Intel® Software Guard Extensions (Intel® SGX)
Discussion board focused on hardware-based isolation and memory encryption to provide extended code protection in solutions.

Why can ERESUME fail while EENTER succeed?


It is mentioned that ERESUME will fail if the XSAVE area is not consistent with XFRM. 

However, how can this happen when EENTER will change the XCR0 to XFRM?

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A successful execution of ENCLU[ERESUME] loads state from the XSAVE area of the SSA frame in a fashion similar to that used by the XRSTOR instruction. Data in the XSAVE area that would cause the XRSTOR instruction to fault will cause the ENCLU[ERESUME] instruction to fault. 
Examples include the following:

  • A bit is set in the XSTATE_BV field and clear in XFRM.
  • The required bytes in the header are not clear.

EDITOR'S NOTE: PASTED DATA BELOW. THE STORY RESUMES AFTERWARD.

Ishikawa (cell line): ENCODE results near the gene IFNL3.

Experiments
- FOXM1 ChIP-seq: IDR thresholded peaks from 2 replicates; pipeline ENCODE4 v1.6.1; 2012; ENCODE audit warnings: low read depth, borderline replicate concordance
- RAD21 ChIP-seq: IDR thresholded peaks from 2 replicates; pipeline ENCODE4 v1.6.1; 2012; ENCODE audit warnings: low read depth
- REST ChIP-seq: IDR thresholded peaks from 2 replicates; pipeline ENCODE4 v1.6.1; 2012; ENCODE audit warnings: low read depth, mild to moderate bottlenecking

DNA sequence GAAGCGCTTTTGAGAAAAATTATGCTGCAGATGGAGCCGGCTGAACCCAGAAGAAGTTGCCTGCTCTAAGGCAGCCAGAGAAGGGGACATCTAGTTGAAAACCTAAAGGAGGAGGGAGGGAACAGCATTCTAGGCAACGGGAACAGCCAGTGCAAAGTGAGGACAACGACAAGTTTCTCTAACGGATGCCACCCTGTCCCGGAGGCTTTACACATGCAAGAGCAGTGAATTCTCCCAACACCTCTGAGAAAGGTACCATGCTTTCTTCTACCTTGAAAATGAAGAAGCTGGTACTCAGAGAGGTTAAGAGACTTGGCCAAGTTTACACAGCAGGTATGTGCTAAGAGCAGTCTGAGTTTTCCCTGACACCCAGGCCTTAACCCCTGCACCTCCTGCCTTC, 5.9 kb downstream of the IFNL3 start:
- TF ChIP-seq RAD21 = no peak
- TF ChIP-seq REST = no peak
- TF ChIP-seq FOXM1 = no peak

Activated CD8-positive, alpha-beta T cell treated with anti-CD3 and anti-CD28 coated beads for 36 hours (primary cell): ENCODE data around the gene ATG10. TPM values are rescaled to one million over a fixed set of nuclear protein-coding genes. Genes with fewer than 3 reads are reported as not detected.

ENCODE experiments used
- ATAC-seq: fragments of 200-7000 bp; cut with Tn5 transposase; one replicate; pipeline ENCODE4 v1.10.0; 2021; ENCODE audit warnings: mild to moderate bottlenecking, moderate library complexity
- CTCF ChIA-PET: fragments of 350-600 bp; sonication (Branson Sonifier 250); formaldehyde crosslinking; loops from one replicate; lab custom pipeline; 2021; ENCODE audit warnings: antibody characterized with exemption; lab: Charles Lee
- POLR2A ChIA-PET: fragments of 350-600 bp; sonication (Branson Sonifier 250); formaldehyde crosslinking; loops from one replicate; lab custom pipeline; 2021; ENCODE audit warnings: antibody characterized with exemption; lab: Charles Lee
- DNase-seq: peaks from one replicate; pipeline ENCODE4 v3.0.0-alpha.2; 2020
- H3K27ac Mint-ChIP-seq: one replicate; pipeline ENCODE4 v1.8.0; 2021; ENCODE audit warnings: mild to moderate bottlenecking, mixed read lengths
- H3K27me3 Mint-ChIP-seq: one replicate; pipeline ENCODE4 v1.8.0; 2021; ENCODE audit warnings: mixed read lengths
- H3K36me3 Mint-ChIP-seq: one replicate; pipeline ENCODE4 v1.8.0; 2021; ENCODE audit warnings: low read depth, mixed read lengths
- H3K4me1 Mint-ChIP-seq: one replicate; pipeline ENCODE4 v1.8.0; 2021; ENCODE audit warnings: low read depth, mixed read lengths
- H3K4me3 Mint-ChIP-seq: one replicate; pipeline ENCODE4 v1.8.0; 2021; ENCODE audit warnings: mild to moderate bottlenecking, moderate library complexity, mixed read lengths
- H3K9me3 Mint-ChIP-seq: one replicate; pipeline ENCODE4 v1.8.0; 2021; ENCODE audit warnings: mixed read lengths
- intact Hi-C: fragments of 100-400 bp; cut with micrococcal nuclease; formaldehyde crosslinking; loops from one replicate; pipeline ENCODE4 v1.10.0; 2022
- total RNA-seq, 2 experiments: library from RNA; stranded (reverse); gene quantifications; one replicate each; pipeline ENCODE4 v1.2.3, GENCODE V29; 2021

• Loading data would set a reserved bit in MXCSR.

Any of these conditions will cause ERESUME to fault, even if CR4.OSXSAVE=0. In this case, it is the responsibility of the processor to generate faults that are caused by XRSTOR and not by FXRSTOR.

If ENCLU[ERESUME] is successful, it saves the current value of XCR0 microarchitecturally and sets XCR0 to XFRM. State is loaded from the XSAVE area of the SSA frame as if the XRSTOR instruction were executed with XCR0=XFRM, EDX:EAX = XFRM, with the memory operand being the XSAVE area, and (for 64-bit enclaves) as if REX.W=1. The XSTATE_BV part of the XSAVE header is saved with 0 for every bit that is 0 in XFRM, as a noncompacted buffer. Other bits may be saved as 0 if the state saved is initialized.

ENCLU[ERESUME] ensures that a subsequent execution of XSAVEOPT inside the enclave will operate properly (e.g.,
by marking all state as modified).


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